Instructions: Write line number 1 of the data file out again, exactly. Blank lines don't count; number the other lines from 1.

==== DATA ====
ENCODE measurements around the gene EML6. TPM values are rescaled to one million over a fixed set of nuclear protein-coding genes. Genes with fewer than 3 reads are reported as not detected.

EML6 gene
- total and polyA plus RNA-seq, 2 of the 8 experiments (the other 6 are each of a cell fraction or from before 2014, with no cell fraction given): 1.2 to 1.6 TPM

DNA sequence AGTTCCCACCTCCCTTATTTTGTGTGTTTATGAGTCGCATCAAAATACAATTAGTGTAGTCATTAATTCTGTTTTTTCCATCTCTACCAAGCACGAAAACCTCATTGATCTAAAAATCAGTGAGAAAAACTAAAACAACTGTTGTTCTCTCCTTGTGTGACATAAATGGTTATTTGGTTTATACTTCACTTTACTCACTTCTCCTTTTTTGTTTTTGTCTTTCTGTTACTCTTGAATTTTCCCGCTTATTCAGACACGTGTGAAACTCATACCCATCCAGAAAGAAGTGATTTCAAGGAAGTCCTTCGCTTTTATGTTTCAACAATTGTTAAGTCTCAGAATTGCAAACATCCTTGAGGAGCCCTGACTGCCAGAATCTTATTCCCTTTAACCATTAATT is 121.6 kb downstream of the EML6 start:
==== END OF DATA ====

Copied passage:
ENCODE measurements around the gene EML6. TPM values are rescaled to one million over a fixed set of nuclear protein-coding genes. Genes with fewer than 3 reads are reported as not detected.